The Egyptian cabinet officially approved renaming Rabaa Al-Adaweya Square after the late Prosecutor General Hisham Barakat in its Wednesday meeting, state media reported.
This comes almost three weeks after Barakat’s assassination on 29 June, which marked the first successful assassination of a top state official in Egypt since the 1990s.
Barakat died that afternoon in Nozha Hospital due to injuries sustained in the attack, which targeted his motorcade earlier that day in the Heliopolis district of Cairo.
News of the assassination was received with grief and condemnation by different local political and social figures, parties and organisations. It was also met with regional and international condemnation.
Rabaa Al-Adaweya Square was the focal point of the Muslim Brotherhood resistance against popular demands to oust former president Mohamed Morsi in June/July 2013. Al-Nahda Square was also the site of another protest camp by supporters of the former president and Brotherhood members.
Head of the Judges Club Abdullah Fathy had announced his intention to submit a request to the cabinet immediately following Barakat’s death, to change the name of Rabaa Al-Adaweya Square to be named after Barakat.
The request was made in order to “erase the memory” of the Rabaa Al-Adaweya sit-in and “replace it with the everlasting memory of Barakat’s martyrdom as a respected judge”, Fathy explained in a phone interview on Al-Hayah satellite channel on the day of the assassination.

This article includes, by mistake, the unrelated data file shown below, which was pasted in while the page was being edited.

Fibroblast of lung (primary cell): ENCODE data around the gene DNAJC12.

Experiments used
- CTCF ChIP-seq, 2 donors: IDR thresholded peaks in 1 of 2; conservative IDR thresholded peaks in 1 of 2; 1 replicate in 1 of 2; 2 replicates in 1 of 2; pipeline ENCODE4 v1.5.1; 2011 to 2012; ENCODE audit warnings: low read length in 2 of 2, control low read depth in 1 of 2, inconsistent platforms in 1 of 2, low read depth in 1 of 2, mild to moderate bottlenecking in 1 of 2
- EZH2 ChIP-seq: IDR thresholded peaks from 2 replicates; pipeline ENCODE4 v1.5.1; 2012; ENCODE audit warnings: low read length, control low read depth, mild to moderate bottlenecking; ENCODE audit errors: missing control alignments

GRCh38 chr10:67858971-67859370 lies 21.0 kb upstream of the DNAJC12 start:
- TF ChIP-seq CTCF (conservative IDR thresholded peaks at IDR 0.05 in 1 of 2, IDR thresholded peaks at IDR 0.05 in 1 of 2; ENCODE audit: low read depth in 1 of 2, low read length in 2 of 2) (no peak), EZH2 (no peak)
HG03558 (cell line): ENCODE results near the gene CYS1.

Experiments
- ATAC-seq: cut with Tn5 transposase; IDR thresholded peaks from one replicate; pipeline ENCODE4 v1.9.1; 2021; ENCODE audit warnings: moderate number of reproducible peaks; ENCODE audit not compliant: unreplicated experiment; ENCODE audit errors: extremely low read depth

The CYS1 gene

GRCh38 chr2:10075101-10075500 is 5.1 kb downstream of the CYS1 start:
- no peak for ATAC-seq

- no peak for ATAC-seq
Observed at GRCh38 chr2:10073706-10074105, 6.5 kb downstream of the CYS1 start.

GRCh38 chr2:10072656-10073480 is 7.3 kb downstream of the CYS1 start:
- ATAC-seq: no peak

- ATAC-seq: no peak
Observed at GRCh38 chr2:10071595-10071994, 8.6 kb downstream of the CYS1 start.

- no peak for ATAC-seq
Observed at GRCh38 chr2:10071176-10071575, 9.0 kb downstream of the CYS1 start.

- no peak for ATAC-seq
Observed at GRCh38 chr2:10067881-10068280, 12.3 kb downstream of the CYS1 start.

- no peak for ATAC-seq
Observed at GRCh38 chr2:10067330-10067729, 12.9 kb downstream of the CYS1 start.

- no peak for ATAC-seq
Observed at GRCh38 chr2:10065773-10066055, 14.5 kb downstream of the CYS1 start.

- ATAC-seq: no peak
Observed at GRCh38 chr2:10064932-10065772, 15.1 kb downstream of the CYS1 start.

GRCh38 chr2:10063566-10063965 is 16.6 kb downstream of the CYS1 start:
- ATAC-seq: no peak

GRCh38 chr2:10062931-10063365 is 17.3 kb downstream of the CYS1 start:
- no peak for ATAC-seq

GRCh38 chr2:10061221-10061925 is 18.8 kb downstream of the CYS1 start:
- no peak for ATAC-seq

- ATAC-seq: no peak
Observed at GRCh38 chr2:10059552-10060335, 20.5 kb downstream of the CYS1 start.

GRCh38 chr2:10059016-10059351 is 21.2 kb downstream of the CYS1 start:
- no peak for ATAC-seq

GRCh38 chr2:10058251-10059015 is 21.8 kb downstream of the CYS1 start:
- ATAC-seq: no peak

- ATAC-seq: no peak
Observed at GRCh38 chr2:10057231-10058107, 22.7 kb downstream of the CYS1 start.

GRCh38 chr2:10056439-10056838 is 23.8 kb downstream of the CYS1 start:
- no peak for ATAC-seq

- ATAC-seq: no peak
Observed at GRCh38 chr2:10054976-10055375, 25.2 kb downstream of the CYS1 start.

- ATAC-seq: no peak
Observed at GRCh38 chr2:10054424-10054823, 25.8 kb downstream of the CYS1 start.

Both protest camps at Rabaa Al-Adaweya and Nahda Squares were forcibly dispersed, leaving a disputed number of deaths and injuries, with hundreds arrested in the aftermath.
The 30 June Fact Finding Committee, a government-initiated entity formed after the 30 June uprising, found that 607 protestors were killed during the Rabaa sit-in dispersal.
Human Rights Watch (HRW) however reported about 1,000 people dead, and referred to the dispersal as a “massacre”. The Egyptian government then condemned the HRW report for including “misleading information”.
The fact-finding committee, which was formed by interim president Adly Mansour to investigate the violence that occurred following Morsi’s overthrow, had come to the conclusion that the Islamist leaders, not the government, held the primary responsibility for the deaths that occurred during and following the dispersal of the Rabaa and Nahda sit-ins.
However, many local and international rights organisations, as well as some of the government-formed committees, held the security forces responsible, at varying degrees, for the number of deaths and injuries, accusing forces of using extreme measures during the dispersal.
Ever since Morsi’s ouster, Egypt has witnessed escalating violence and a rise of militant insurgency in the Sinai Peninsula, with judges and other officials recently having been targeted by militants, seeking revenge for what they consider to be a military coup.